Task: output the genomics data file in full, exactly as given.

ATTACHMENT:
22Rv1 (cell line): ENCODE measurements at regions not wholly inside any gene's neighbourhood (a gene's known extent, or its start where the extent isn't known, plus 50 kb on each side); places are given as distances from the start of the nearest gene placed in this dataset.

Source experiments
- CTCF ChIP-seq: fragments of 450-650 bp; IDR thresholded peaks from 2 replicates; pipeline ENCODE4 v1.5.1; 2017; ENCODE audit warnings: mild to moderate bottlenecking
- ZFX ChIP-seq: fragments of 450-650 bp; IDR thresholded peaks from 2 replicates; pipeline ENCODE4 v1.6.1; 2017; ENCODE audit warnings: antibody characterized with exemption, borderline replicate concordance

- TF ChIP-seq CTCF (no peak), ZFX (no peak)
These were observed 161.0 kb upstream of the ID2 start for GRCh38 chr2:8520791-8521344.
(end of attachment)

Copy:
22Rv1 (cell line): ENCODE measurements at regions not wholly inside any gene's neighbourhood (a gene's known extent, or its start where the extent isn't known, plus 50 kb on each side); places are given as distances from the start of the nearest gene placed in this dataset.

Source experiments
- CTCF ChIP-seq: fragments of 450-650 bp; IDR thresholded peaks from 2 replicates; pipeline ENCODE4 v1.5.1; 2017; ENCODE audit warnings: mild to moderate bottlenecking
- ZFX ChIP-seq: fragments of 450-650 bp; IDR thresholded peaks from 2 replicates; pipeline ENCODE4 v1.6.1; 2017; ENCODE audit warnings: antibody characterized with exemption, borderline replicate concordance

- TF ChIP-seq CTCF (no peak), ZFX (no peak)
These were observed 161.0 kb upstream of the ID2 start for GRCh38 chr2:8520791-8521344.